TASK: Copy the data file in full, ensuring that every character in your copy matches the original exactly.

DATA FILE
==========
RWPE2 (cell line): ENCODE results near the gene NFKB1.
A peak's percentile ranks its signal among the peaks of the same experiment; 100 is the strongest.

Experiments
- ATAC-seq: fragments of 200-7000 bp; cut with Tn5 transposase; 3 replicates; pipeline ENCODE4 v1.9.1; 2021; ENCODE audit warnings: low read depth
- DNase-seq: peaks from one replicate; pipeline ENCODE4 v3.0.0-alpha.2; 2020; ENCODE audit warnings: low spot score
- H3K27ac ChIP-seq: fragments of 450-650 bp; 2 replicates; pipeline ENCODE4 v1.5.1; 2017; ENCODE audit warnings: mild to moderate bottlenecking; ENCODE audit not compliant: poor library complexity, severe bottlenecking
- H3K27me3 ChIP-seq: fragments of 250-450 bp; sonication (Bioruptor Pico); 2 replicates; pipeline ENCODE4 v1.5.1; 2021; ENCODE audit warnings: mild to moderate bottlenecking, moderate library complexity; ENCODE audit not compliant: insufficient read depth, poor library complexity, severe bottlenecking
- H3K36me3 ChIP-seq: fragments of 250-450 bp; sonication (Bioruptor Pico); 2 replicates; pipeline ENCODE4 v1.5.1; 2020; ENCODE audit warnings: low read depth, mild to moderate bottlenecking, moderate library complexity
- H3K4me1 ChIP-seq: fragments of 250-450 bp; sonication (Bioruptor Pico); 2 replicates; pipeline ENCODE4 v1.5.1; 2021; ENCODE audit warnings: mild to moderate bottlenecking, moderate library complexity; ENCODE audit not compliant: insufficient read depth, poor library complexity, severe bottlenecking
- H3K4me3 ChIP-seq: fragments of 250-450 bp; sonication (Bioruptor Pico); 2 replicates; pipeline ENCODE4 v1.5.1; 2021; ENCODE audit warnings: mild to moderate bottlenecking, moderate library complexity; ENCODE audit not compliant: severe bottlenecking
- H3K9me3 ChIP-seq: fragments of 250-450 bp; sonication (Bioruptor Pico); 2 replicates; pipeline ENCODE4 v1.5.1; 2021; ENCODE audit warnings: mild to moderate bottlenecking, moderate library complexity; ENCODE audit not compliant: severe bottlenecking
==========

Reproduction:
RWPE2 (cell line): ENCODE results near the gene NFKB1.
A peak's percentile ranks its signal among the peaks of the same experiment; 100 is the strongest.

Experiments
- ATAC-seq: fragments of 200-7000 bp; cut with Tn5 transposase; 3 replicates; pipeline ENCODE4 v1.9.1; 2021; ENCODE audit warnings: low read depth
- DNase-seq: peaks from one replicate; pipeline ENCODE4 v3.0.0-alpha.2; 2020; ENCODE audit warnings: low spot score
- H3K27ac ChIP-seq: fragments of 450-650 bp; 2 replicates; pipeline ENCODE4 v1.5.1; 2017; ENCODE audit warnings: mild to moderate bottlenecking; ENCODE audit not compliant: poor library complexity, severe bottlenecking
- H3K27me3 ChIP-seq: fragments of 250-450 bp; sonication (Bioruptor Pico); 2 replicates; pipeline ENCODE4 v1.5.1; 2021; ENCODE audit warnings: mild to moderate bottlenecking, moderate library complexity; ENCODE audit not compliant: insufficient read depth, poor library complexity, severe bottlenecking
- H3K36me3 ChIP-seq: fragments of 250-450 bp; sonication (Bioruptor Pico); 2 replicates; pipeline ENCODE4 v1.5.1; 2020; ENCODE audit warnings: low read depth, mild to moderate bottlenecking, moderate library complexity
- H3K4me1 ChIP-seq: fragments of 250-450 bp; sonication (Bioruptor Pico); 2 replicates; pipeline ENCODE4 v1.5.1; 2021; ENCODE audit warnings: mild to moderate bottlenecking, moderate library complexity; ENCODE audit not compliant: insufficient read depth, poor library complexity, severe bottlenecking
- H3K4me3 ChIP-seq: fragments of 250-450 bp; sonication (Bioruptor Pico); 2 replicates; pipeline ENCODE4 v1.5.1; 2021; ENCODE audit warnings: mild to moderate bottlenecking, moderate library complexity; ENCODE audit not compliant: severe bottlenecking
- H3K9me3 ChIP-seq: fragments of 250-450 bp; sonication (Bioruptor Pico); 2 replicates; pipeline ENCODE4 v1.5.1; 2021; ENCODE audit warnings: mild to moderate bottlenecking, moderate library complexity; ENCODE audit not compliant: severe bottlenecking